While the predominance inquiry will sometimes be easier to satisfy in the settlement context, other requirements of Rule 23 "designed to protect absentees by blocking unwarranted or overbroad class definitions," such as the Rule 23(a)(4) requirement of adequate representation, will "demand undiluted, even heightened, attention." Id. at 620; see also In re Prudential Ins. Co. Am. Sales Practice Litig. Agent Actions, 148 F.3d 283, 308 (3d Cir. 1998) (suggesting that "the key to Amchem appears to be the careful inquiry into adequacy of representation"); In re Literary Works in Elec. Databases Copyright Litig., 654 F.3d 242, 250-55 (2d Cir. 2011) (vacating certification of settlement class of copyright owners because of conflicts between different categories of class members).
III. Certification of the Gen Re Settlement Class
The district court held that it could not certify a settlement class because Stoneridge barred plaintiffs from invoking the fraud-on-the-market presumption against Gen Re.***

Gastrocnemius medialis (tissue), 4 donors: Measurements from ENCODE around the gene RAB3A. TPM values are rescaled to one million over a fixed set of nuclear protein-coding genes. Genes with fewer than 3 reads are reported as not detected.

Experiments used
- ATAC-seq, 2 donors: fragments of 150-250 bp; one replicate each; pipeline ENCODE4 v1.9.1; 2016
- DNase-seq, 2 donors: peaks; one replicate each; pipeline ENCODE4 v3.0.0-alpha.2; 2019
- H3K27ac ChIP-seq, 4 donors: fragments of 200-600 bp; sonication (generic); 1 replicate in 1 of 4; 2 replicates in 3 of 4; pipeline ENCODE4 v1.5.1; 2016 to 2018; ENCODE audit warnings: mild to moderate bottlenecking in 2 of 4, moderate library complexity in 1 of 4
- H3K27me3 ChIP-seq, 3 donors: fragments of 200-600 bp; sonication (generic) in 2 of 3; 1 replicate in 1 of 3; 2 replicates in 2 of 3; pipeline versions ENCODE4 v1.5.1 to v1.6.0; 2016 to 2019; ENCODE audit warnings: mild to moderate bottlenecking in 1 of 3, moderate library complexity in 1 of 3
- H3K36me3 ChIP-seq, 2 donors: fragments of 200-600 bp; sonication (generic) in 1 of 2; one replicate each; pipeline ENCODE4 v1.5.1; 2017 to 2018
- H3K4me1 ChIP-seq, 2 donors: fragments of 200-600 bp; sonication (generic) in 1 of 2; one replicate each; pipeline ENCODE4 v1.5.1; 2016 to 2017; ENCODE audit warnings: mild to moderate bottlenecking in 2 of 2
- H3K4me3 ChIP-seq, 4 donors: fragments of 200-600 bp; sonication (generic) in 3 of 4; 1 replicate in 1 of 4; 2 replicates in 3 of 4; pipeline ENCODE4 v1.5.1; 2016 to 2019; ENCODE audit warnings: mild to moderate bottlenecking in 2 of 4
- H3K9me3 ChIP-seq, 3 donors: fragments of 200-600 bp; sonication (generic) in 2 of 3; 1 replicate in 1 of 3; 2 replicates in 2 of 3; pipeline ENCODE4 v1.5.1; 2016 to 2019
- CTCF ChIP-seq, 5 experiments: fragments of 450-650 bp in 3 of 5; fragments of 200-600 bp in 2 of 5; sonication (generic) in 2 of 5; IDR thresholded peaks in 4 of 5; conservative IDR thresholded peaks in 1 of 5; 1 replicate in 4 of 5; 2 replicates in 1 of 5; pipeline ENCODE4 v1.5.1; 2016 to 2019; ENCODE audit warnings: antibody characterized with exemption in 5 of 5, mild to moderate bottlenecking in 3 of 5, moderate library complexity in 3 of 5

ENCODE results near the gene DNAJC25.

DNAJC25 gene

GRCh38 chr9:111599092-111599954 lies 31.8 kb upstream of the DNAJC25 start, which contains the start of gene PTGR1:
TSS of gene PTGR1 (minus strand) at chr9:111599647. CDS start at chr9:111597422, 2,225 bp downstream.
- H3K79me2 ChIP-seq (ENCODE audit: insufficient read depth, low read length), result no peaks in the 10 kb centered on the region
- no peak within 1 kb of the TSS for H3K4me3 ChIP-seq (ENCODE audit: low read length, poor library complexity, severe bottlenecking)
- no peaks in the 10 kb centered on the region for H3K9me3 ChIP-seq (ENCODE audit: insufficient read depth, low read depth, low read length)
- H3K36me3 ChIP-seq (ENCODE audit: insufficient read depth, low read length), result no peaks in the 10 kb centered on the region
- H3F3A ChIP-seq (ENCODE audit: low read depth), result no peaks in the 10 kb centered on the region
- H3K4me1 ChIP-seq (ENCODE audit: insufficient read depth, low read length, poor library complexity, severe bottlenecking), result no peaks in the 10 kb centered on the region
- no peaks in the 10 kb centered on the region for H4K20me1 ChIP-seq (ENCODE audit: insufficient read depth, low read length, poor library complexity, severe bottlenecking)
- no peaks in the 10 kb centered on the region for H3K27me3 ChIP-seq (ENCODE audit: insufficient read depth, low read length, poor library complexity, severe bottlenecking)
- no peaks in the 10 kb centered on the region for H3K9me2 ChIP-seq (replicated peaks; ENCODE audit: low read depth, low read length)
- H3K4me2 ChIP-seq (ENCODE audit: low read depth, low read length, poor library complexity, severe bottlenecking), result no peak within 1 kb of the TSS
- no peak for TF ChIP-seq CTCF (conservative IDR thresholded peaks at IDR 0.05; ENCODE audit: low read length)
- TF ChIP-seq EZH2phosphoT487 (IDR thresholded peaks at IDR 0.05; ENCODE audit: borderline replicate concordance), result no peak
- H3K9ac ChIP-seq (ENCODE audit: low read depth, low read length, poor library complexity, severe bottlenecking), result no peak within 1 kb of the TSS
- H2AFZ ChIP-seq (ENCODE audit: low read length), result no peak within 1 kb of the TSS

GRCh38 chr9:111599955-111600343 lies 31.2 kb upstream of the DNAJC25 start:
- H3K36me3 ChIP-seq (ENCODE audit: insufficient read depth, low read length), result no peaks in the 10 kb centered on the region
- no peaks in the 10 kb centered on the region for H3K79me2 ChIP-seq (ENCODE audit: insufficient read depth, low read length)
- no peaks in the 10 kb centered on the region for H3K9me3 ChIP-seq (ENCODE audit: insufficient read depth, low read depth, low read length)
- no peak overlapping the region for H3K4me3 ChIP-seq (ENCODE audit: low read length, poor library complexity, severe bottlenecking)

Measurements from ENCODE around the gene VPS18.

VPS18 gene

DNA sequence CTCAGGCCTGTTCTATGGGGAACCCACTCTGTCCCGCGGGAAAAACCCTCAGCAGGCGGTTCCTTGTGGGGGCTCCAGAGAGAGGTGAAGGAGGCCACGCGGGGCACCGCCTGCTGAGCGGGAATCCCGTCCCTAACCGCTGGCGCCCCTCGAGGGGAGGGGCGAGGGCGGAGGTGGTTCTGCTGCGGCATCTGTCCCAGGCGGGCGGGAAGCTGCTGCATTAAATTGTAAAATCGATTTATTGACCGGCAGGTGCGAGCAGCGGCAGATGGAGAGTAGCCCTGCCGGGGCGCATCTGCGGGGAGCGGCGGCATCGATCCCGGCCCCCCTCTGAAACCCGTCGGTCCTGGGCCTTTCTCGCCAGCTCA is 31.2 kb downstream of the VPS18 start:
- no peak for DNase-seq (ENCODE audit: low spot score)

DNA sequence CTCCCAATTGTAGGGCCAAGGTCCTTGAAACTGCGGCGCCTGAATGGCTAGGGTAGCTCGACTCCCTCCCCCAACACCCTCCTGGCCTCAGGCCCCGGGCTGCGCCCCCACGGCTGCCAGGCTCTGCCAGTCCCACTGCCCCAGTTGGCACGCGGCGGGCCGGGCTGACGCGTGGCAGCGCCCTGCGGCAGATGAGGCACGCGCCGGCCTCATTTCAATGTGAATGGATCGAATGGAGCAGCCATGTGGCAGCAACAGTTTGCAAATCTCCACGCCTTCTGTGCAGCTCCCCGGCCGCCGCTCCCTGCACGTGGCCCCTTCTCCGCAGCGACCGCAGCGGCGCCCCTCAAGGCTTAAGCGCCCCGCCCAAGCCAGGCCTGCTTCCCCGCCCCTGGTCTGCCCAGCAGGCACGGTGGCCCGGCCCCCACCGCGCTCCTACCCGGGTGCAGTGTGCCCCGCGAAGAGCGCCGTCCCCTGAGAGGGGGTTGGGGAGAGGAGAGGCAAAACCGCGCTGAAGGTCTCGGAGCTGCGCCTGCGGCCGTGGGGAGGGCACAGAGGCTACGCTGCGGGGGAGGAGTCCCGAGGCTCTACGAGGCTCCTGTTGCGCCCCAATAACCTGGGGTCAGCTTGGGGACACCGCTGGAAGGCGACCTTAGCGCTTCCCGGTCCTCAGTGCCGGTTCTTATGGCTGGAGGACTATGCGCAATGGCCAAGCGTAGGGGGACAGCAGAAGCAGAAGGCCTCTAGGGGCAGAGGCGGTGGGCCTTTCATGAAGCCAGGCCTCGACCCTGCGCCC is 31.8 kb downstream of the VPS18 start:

[T]he court erred in holding that a Section 10(b) settlement class must satisfy the fraud-on-the-market presumption in order to demonstrate predominance. In the context of a litigation class, the fraud-on-the-market presumption spares the plaintiff class from the extremely laborious -- and often impossible -- task of proving at trial that each individual plaintiff was aware of and specifically relied upon the defendant's false statement. See Basic, 485 U.S. at 245 (noting that presumptions such as the fraud-on-the-market presumption "serve to assist courts in managing circumstances in which direct proof . . . is rendered difficult"); Hevesi, 366 F.3d at 78 ("To the extent that members of a plaintiff class of securities purchasers can invoke the Basic presumption by alleging fraud on the market, they need not prove individual reliance on alleged misrepresentations by an issuer. By contrast, if plaintiffs are not entitled to the Basic presumption because they cannot plead fraud on the market, reliance must be proved separately as to each class member . . .").